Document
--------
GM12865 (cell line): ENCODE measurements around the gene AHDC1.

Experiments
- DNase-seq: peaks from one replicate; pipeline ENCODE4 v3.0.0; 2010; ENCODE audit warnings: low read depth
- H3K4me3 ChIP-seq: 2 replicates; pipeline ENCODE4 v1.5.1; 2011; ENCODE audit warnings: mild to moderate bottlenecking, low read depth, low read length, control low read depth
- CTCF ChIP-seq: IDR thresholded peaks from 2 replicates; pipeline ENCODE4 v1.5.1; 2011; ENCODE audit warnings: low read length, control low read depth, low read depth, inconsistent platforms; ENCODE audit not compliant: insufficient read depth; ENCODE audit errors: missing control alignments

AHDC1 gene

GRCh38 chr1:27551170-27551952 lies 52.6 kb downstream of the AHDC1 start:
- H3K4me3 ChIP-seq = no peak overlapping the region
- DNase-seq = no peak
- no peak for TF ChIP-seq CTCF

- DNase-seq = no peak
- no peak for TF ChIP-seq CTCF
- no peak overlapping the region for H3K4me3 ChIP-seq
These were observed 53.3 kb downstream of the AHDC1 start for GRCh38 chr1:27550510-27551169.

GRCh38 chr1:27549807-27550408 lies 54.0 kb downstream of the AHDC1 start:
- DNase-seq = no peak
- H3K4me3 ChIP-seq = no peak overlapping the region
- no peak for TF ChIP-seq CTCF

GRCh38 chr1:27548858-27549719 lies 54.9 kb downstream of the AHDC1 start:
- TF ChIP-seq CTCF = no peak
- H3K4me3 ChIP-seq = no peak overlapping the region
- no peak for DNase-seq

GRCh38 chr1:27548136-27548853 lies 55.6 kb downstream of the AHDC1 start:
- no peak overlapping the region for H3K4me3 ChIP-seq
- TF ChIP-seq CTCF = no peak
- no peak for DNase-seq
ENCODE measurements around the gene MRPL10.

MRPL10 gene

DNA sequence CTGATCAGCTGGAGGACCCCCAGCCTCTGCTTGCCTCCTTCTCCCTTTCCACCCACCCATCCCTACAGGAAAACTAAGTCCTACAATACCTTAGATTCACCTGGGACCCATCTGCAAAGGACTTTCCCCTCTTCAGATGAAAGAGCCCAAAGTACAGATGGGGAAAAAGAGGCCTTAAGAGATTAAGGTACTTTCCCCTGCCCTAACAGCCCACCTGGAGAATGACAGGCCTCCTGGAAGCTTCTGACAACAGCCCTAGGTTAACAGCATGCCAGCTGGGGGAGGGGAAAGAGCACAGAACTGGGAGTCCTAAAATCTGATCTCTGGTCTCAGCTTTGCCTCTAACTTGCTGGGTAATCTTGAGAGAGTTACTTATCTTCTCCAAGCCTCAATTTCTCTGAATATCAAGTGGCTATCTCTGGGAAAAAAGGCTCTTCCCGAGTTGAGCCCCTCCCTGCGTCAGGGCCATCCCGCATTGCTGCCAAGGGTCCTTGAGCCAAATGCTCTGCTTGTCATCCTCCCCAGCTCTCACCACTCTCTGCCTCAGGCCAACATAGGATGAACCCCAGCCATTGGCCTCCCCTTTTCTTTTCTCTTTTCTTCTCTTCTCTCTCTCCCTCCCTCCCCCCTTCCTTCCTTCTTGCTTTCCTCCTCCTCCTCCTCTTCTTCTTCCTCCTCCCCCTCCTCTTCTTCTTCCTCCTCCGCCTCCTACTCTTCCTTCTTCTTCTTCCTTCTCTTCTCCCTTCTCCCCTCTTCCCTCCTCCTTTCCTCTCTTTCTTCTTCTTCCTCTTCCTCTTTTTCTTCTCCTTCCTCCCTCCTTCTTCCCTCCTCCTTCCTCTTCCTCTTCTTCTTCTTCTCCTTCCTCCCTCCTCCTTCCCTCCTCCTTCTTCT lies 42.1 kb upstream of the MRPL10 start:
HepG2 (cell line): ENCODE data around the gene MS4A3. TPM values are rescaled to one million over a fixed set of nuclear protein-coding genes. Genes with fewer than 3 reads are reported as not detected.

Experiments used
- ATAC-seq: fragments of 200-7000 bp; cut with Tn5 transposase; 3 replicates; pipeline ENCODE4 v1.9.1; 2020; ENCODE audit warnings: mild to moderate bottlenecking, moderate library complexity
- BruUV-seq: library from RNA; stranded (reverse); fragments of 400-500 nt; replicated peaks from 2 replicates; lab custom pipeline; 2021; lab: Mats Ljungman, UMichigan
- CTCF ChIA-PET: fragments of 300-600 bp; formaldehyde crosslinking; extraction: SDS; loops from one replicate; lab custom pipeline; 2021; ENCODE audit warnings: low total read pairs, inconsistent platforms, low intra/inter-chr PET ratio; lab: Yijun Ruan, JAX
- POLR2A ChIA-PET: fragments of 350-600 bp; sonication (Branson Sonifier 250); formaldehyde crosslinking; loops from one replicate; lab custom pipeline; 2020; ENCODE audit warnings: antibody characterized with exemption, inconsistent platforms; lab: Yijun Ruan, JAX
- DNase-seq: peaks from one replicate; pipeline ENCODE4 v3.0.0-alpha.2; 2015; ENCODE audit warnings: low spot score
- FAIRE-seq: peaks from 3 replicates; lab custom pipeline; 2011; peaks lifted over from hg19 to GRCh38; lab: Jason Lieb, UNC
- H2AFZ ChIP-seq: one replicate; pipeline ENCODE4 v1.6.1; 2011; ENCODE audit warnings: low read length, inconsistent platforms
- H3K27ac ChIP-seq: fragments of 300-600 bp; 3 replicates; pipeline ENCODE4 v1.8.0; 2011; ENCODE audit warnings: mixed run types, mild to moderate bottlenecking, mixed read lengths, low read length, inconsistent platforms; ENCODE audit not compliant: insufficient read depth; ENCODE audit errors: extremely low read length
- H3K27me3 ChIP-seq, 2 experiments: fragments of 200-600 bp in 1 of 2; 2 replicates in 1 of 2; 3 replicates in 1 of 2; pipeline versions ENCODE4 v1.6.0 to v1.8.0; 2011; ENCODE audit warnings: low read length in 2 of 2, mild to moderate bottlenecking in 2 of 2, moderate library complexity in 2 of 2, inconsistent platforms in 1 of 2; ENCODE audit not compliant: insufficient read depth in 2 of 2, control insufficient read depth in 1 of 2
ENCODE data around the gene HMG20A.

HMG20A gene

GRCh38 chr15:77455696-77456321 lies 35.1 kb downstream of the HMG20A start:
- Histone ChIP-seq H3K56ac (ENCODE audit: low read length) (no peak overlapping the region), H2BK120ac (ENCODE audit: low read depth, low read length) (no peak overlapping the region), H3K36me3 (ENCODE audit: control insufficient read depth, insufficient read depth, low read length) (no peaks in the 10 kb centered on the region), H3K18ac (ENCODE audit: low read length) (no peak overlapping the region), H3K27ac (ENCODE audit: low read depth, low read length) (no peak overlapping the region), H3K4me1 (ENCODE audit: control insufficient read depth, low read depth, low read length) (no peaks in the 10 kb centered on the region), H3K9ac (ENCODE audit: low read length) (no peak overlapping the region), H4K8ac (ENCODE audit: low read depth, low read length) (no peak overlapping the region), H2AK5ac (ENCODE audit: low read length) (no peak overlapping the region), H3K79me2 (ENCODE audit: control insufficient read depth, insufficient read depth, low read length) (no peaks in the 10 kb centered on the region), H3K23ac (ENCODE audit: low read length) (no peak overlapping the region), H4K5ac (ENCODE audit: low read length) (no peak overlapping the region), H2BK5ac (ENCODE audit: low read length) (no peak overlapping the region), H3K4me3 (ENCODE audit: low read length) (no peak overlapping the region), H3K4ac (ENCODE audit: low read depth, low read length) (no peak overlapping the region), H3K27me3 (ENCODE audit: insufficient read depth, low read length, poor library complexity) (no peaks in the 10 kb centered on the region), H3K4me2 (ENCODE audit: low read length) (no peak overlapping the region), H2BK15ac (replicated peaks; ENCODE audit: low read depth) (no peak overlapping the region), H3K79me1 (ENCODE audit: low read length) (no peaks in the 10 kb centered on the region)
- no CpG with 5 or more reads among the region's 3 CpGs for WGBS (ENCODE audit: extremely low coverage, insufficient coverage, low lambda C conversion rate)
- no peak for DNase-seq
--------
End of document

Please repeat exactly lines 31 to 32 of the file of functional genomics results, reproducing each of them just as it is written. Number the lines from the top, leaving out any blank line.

Experiments used
- ATAC-seq: fragments of 200-7000 bp; cut with Tn5 transposase; 3 replicates; pipeline ENCODE4 v1.9.1; 2020; ENCODE audit warnings: mild to moderate bottlenecking, moderate library complexity